Comparing the Benefits: Use of Various Wellhead Gas Coning Control Strategies To Optimize Production of a Thin Oil Rim
- Erik Nennie (TNO Science and Industry) | Slava Savanko (TNO Science and Industry) | G.J. N. Alberts (TNO Science and Industry) | M. F. Cargnelutti (TNO Science and Industry) | Edwin van Donkelaar (Shell Intl. E&P BV)
- Document ID
- Society of Petroleum Engineers
- SPE Annual Technical Conference and Exhibition, 4-7 October, New Orleans, Louisiana
- Publication Date
- Document Type
- Conference Paper
- 2009. Society of Petroleum Engineers
- 5.2.1 Phase Behavior and PVT Measurements, 4.2 Pipelines, Flowlines and Risers, 2.3 Completion Monitoring Systems/Intelligent Wells, 5.5 Reservoir Simulation, 5.3.2 Multiphase Flow, 2.2.2 Perforating, 1.6 Drilling Operations, 4.5 Offshore Facilities and Subsea Systems, 5.5.8 History Matching, 5.6.4 Drillstem/Well Testing, 4.1.5 Processing Equipment, 4.1.2 Separation and Treating
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With an increasing number of smart well applications being installed in the field, more knowledge is required to optimize their operation. This paper compares the benefits of various wellhead gas coning control strategies to optimize production of a thin oil rim. This study is performed within the "Integrated System Approach Petroleum Production (ISAPP)" knowledge center of TNO, TU Delft and Shell.
For this study a field case model is used, which has been validated with field data. The field case is a thin oil rim with a horizontal well. Due to the location of the horizontal well in the oil rim, the well is particularly susceptible to gas coning. Besides gas coning, wax precipitation is a second production constraint. This makes this well challenging to operate. Different production strategies are investigated and compared against each other: intermittent production and continuous production with pressure differential control.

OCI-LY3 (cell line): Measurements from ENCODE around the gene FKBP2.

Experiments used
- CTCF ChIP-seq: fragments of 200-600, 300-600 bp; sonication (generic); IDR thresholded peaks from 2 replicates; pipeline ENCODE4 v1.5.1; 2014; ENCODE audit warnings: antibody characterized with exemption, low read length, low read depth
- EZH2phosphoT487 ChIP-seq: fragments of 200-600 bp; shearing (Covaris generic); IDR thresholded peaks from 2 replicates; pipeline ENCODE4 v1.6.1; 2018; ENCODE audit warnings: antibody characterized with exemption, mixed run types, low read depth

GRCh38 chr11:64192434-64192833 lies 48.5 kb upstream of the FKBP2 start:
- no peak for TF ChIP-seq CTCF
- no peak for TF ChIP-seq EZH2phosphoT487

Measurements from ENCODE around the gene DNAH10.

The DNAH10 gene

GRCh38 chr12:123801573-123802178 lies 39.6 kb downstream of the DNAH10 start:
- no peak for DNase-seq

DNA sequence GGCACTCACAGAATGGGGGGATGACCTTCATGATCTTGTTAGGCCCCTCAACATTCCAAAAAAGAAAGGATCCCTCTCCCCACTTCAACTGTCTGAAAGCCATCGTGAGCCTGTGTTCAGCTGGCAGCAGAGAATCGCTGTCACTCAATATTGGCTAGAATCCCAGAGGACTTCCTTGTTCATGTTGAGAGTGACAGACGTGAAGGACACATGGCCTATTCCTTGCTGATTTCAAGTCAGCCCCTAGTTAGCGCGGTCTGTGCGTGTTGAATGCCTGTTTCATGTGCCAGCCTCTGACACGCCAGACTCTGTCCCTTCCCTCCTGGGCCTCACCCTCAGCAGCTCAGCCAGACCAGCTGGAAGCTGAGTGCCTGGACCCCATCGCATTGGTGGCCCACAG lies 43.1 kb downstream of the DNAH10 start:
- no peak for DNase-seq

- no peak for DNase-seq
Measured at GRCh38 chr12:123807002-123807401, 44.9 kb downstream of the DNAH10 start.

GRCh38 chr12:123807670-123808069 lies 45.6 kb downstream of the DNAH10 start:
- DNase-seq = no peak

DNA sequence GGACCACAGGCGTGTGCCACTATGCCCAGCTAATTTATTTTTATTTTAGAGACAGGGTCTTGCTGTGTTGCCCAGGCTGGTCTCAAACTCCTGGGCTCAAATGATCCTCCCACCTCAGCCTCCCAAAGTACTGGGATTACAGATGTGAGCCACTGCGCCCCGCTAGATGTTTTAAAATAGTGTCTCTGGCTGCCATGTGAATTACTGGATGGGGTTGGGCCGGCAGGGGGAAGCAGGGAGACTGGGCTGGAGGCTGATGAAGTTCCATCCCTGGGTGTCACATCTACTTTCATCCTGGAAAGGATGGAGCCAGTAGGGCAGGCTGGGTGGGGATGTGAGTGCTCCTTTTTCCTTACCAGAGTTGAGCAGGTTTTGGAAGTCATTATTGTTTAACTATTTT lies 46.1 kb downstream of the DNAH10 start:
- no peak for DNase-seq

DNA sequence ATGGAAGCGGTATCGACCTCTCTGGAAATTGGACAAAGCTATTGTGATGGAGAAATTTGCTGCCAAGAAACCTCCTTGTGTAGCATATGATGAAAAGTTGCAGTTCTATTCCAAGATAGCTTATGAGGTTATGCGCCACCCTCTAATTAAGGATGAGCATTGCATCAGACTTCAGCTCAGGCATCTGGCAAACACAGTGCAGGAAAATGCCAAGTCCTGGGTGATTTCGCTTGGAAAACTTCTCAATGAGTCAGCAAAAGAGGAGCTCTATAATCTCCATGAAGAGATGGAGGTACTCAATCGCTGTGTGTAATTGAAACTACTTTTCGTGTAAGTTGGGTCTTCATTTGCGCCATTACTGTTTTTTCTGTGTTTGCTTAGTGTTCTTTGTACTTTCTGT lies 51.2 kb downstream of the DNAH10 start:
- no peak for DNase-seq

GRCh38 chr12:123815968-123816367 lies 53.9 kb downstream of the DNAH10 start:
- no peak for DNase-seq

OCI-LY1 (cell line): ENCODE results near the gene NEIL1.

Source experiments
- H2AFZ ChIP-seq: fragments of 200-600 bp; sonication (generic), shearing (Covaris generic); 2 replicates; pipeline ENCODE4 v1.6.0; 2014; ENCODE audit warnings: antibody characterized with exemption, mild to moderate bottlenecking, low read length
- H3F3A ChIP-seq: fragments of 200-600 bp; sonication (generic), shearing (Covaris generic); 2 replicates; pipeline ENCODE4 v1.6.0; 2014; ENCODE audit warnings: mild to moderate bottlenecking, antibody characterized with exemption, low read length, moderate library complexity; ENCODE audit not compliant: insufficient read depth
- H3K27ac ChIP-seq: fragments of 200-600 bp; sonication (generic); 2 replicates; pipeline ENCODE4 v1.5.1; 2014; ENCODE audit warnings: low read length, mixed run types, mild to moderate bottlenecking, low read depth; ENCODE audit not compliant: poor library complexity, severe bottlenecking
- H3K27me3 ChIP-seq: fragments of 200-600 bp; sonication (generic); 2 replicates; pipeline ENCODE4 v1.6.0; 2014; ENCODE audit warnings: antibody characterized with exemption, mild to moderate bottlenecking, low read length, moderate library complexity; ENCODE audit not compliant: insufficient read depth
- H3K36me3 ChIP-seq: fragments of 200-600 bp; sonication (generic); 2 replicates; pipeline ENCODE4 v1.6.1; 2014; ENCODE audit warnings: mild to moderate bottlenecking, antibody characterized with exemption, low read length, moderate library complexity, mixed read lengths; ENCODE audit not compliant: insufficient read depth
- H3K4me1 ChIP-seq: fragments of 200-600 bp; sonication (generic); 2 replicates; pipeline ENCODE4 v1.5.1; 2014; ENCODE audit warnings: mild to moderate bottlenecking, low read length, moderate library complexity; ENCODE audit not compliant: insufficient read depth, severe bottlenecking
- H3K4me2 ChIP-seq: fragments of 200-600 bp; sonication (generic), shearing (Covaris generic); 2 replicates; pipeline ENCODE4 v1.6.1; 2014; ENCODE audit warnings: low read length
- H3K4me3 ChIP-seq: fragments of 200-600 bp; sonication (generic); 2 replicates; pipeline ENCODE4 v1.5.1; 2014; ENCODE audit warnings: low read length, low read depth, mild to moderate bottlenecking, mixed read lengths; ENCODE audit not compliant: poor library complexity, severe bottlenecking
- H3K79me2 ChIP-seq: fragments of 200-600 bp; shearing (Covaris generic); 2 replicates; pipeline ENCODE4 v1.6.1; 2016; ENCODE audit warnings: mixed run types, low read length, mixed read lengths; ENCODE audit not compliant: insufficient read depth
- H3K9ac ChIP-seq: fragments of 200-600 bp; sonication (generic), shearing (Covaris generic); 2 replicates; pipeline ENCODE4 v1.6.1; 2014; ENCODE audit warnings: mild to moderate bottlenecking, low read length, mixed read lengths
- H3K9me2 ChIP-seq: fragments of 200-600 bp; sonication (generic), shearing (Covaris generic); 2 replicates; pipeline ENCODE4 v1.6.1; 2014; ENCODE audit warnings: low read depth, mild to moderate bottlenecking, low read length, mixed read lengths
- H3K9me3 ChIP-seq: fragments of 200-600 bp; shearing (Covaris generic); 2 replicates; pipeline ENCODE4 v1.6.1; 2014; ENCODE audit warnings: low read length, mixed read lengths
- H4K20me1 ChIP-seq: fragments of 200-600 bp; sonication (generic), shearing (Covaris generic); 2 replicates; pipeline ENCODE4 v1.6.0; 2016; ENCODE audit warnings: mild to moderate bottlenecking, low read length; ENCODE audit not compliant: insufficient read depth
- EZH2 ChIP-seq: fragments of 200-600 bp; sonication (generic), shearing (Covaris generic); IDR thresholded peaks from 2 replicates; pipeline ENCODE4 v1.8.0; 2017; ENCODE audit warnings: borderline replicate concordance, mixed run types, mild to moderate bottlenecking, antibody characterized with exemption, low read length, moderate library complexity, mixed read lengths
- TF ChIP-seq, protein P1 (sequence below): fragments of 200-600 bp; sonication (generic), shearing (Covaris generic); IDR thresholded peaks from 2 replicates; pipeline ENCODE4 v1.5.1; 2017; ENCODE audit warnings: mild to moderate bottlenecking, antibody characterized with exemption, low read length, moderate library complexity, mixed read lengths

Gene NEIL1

The results of the different production strategies are presented by analyzing the advantages and disadvantages for the different gas coning control strategies, satisfying the given constraint of gas influx. This study reveals the difference in the cumulative production between the two strategies. The use of a closed loop control strategy can lead to a larger oil production in the same amount of time.
This paper shows the viability of using dynamic simulation models to quantitatively assess the benefits of various production optimization strategies. This allows operators to
compare emerging smart well technologies, and increase trust in specific technologies that could be of an added value to their operation. Even though much has been published about the potential benefits of a smart field philosophy, few published field cases are available. This paper offers a field case testimony of the comparison of various feedback control strategies for purpose of production optimization.
With increasing knowledge and improving technologies, more complex reservoirs (with respect to location and dimensions) can be explored and produced. This brings new challenges in exploration, drilling and production. Furthermore, existing reservoirs require new insights to be able to increase ultimate recovery. Dedicated simulation software tools can offer these new insights by helping to understand production instabilities and test new control strategies to avoid instabilities and to optimize production.
The field under investigation has most of its wells drilled with long laterals in a thin oil rim, making them particularly susceptible to gas coning. Gas coning is a phenomenon where the gas oil contact of a reservoir slowly moves towards a well as a result of high drawdown. Eventually, the free gas is being drawn into the well, see Figure 1. Furthermore, the reservoir temperature is low enough to cause wax deposition.
At high production rates, a well will suffer a large gas influx, which cannot be handled by the topside equipment. For low production rates, a well will suffer increased wax
deposition due to the lower fluid temperature [Nennie, 2008]. Therefore, due to gas coning and wax deposition, some of the wells are operated intermittently. Goal of this study is to determine whether instead of the intermittent production continuous production is more beneficial and if so, quantifying the difference between these control strategies.
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